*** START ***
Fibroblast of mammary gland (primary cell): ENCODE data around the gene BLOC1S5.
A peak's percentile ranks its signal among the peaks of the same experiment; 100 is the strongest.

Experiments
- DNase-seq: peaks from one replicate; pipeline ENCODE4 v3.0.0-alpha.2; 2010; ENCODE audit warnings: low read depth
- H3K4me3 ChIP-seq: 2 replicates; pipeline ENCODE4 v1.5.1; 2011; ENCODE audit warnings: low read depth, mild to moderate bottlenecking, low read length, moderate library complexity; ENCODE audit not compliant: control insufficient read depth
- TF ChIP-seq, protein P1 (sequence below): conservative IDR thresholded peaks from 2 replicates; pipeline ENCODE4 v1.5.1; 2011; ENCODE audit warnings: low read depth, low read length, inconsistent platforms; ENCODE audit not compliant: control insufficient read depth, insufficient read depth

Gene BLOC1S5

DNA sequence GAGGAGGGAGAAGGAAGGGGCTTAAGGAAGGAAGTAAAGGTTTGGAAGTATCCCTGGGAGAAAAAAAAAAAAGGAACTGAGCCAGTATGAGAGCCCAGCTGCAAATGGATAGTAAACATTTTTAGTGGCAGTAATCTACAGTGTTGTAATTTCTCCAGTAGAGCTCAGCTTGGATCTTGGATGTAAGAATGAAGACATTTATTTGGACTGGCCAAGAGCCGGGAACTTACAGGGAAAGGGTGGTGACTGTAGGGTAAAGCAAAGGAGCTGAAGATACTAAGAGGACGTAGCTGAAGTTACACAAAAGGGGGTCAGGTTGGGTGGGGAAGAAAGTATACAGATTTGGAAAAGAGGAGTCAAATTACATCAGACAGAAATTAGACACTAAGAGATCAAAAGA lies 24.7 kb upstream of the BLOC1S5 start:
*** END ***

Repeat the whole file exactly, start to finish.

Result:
Fibroblast of mammary gland (primary cell): ENCODE data around the gene BLOC1S5.
A peak's percentile ranks its signal among the peaks of the same experiment; 100 is the strongest.

Experiments
- DNase-seq: peaks from one replicate; pipeline ENCODE4 v3.0.0-alpha.2; 2010; ENCODE audit warnings: low read depth
- H3K4me3 ChIP-seq: 2 replicates; pipeline ENCODE4 v1.5.1; 2011; ENCODE audit warnings: low read depth, mild to moderate bottlenecking, low read length, moderate library complexity; ENCODE audit not compliant: control insufficient read depth
- TF ChIP-seq, protein P1 (sequence below): conservative IDR thresholded peaks from 2 replicates; pipeline ENCODE4 v1.5.1; 2011; ENCODE audit warnings: low read depth, low read length, inconsistent platforms; ENCODE audit not compliant: control insufficient read depth, insufficient read depth

Gene BLOC1S5

DNA sequence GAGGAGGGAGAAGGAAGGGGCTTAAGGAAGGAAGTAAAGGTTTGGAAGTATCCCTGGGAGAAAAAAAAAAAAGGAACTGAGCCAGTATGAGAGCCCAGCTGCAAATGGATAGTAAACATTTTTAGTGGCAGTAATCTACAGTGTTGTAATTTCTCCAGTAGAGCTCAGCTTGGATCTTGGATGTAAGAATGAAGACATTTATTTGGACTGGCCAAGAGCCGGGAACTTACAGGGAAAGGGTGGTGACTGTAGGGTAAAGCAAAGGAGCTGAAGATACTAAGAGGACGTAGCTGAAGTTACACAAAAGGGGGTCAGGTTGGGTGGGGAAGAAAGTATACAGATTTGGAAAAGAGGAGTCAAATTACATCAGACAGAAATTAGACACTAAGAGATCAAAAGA lies 24.7 kb upstream of the BLOC1S5 start: